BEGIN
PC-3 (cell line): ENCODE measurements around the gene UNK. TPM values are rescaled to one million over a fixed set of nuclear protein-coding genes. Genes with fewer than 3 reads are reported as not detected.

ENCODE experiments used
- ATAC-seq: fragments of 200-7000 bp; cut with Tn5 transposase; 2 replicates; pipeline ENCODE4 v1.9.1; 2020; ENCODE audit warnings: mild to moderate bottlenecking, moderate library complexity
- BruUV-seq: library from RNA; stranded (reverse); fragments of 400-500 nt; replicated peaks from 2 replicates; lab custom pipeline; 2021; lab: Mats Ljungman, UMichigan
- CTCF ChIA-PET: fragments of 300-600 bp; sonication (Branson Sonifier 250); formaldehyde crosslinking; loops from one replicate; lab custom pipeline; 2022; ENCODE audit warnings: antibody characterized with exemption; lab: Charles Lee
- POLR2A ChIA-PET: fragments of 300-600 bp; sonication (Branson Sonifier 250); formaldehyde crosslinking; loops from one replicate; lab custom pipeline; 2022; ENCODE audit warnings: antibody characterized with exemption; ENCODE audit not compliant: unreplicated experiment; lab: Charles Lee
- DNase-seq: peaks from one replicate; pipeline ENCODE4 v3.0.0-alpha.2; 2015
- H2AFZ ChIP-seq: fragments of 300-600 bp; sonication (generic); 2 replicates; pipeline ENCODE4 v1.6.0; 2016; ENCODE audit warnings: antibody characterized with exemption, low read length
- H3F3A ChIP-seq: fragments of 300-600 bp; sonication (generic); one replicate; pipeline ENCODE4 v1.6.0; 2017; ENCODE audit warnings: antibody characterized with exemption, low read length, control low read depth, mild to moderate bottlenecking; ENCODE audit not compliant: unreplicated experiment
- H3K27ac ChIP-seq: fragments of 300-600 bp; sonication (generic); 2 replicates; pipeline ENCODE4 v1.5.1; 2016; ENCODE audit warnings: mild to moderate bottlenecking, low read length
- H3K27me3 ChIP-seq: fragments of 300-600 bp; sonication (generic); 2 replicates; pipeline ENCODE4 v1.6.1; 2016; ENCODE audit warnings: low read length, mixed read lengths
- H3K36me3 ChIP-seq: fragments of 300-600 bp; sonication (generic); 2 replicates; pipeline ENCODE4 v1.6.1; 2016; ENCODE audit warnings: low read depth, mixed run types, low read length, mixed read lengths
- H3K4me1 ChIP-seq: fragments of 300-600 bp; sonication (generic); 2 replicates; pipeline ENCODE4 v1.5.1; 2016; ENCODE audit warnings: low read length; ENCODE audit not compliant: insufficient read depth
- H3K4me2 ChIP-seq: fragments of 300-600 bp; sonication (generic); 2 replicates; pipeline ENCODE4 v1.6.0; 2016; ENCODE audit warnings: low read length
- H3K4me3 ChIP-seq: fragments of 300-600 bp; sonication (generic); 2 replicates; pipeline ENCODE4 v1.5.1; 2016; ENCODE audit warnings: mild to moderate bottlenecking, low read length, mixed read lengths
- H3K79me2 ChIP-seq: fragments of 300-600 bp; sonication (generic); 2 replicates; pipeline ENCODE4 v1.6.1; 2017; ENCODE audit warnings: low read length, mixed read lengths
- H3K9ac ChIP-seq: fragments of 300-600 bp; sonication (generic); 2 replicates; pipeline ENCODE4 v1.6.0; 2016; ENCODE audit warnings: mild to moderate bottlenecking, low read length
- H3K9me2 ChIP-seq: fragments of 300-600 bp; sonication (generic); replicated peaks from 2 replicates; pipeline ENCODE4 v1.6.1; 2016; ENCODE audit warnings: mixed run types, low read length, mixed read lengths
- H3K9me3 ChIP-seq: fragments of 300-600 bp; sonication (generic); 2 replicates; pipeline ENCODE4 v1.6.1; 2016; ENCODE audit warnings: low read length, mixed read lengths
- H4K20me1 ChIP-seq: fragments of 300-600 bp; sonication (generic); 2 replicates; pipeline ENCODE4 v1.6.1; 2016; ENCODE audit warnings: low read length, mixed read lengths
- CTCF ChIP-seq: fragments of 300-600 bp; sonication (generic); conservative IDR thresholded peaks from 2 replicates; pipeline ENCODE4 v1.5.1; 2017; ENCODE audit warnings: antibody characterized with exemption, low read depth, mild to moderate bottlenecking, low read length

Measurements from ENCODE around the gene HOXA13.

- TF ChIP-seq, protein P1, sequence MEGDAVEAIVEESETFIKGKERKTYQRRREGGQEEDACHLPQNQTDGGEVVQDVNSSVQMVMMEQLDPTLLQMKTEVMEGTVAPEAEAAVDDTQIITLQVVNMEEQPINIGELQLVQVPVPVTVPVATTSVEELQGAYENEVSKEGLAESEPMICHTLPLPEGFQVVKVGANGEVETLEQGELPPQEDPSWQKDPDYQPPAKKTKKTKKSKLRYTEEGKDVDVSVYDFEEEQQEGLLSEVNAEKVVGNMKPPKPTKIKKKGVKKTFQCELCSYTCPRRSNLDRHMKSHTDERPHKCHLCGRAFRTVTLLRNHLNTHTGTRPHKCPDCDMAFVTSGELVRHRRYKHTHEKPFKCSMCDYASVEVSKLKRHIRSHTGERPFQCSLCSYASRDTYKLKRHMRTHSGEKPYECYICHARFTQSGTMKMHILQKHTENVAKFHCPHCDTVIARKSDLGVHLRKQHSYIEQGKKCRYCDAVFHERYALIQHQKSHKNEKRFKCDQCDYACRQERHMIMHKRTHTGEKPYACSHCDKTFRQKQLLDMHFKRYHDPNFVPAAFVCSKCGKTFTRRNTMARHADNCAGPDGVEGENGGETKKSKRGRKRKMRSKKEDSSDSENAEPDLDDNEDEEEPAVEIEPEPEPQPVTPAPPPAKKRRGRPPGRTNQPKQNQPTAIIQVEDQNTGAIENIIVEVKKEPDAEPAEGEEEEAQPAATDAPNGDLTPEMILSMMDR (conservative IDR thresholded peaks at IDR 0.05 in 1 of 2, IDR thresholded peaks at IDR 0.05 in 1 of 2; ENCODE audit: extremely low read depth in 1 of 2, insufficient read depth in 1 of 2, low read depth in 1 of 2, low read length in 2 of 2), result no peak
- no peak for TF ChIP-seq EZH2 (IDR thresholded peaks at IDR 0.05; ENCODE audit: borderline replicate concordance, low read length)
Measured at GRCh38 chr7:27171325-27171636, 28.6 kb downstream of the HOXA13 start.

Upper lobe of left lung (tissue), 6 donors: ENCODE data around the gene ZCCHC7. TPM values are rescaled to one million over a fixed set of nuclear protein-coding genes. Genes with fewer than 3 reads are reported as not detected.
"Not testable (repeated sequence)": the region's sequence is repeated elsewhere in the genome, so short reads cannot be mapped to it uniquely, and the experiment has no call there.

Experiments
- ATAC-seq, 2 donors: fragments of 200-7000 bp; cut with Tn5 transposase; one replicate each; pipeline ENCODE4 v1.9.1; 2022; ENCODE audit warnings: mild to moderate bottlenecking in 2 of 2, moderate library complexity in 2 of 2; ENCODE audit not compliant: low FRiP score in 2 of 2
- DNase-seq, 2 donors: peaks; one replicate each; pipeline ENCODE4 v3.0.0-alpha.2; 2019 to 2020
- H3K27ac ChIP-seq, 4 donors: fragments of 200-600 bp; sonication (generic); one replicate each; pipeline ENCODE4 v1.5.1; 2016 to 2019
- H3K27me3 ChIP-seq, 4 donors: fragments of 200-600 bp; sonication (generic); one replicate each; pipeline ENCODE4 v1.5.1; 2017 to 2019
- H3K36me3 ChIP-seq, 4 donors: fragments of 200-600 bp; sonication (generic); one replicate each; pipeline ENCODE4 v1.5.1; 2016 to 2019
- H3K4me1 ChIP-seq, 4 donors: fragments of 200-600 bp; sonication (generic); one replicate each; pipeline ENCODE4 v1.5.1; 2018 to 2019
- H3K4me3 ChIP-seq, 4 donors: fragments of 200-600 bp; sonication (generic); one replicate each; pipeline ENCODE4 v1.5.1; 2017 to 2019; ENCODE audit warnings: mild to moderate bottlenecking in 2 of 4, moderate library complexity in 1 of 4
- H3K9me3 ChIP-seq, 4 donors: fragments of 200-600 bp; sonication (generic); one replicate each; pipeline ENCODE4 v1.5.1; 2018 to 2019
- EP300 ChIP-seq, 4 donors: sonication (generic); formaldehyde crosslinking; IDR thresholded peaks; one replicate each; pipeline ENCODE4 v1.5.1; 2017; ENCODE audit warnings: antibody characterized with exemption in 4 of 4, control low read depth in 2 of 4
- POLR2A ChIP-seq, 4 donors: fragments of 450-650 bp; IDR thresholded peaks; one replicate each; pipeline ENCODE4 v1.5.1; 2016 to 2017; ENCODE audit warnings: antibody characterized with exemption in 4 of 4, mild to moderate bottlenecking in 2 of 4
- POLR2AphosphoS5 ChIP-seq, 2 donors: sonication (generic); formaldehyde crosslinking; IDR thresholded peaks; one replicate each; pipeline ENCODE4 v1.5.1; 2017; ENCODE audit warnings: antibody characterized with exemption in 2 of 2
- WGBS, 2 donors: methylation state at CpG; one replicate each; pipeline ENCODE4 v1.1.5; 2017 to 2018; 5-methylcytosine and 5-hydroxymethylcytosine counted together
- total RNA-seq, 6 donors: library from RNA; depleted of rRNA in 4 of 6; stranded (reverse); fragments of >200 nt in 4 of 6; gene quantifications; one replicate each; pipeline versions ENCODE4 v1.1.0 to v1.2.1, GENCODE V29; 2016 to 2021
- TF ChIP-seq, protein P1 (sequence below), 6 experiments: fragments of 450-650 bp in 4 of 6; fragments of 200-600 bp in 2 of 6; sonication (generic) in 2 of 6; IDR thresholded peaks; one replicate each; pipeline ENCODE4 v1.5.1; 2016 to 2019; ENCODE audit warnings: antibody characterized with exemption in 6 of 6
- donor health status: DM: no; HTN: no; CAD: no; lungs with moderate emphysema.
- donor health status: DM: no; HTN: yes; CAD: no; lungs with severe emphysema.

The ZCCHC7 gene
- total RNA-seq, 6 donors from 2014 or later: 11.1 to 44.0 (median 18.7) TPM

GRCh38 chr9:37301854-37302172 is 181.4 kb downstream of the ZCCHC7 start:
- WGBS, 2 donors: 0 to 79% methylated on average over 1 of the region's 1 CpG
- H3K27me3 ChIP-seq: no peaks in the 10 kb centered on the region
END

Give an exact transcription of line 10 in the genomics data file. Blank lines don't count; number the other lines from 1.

- H3K27ac ChIP-seq: fragments of 300-600 bp; sonication (generic); 2 replicates; pipeline ENCODE4 v1.5.1; 2016; ENCODE audit warnings: mild to moderate bottlenecking, low read length